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When Can My Baby Start Eating Solid Foods?

A friend of mine just started giving her 3-month-old applesauce and rice cereal. My son is just 2 weeks younger than hers, and I am wondering if I should be introducing solids soon, too. What do you think?
- Taylor

Wait a bit longer. Most babies are ready to start eating solid foods when they're between 4 to 6 months old. Why? Because in order to eat solid foods, an infant needs good head and neck control and should be able to sit up. Your son may not be able to do these things until he's 4 to 6 months old. Before this age, you may notice that he pushes the food out of his mouth just as quickly as you put it in. Babies start to lose this natural tongue-thrusting reflex around this time, which will make it easier for him to start eating solid foods.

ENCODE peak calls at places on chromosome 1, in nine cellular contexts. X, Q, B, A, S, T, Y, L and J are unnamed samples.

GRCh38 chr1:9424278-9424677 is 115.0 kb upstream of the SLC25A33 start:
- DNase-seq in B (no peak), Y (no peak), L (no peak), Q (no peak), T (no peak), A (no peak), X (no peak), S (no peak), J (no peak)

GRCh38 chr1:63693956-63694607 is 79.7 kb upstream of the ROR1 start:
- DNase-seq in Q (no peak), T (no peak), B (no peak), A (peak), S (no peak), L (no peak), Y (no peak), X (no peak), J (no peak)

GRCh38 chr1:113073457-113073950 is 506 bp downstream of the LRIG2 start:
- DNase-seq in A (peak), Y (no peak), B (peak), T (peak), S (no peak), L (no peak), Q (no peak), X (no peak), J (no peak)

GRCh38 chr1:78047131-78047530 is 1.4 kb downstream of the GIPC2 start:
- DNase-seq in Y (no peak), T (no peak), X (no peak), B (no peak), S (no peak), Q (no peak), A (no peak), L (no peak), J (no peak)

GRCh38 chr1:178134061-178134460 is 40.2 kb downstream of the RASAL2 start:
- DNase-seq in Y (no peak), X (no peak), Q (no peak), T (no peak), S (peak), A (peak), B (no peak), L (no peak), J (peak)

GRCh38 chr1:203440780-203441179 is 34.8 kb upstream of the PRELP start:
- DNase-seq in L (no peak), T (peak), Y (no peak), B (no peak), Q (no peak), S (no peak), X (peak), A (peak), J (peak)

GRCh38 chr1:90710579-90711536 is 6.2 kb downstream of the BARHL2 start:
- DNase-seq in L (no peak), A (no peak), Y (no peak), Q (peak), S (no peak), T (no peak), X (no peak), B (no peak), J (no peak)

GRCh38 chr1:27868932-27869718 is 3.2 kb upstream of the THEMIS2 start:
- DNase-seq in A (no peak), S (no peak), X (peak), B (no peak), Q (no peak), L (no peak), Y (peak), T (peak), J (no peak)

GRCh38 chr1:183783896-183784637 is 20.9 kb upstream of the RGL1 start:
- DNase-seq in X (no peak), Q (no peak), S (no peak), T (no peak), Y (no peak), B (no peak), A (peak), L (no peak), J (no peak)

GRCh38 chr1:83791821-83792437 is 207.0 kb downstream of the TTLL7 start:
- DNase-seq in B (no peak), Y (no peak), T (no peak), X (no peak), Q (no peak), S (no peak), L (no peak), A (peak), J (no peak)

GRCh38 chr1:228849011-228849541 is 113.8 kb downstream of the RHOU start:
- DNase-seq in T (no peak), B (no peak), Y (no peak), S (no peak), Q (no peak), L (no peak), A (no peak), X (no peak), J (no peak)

And don't worry about not introducing new foods early enough. During a baby's first 6 months, water, juice, and solid foods are usually unnecessary. Up until this point, breast milk or formula provides everything babies need nutritionally.

When you begin to introduce foods to your baby, start with a single-grain baby cereal (iron-fortified rice cereal is usually the best choice) on a spoon before moving on to pureed fruits and vegetables. Introduce only one new food at a time and wait several days before starting another. This will give you a chance to see if your baby is allergic to the new food.

Also, it may take several tries before your son starts to enjoy a new food so don't give up after the first or second attempt if he doesn't seem to like it.

Reviewed by: Mary L. Gavin, MD
Date reviewed: August 2010

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Note: All information is for educational purposes only. For specific medical advice, diagnoses, and treatment, consult your doctor.
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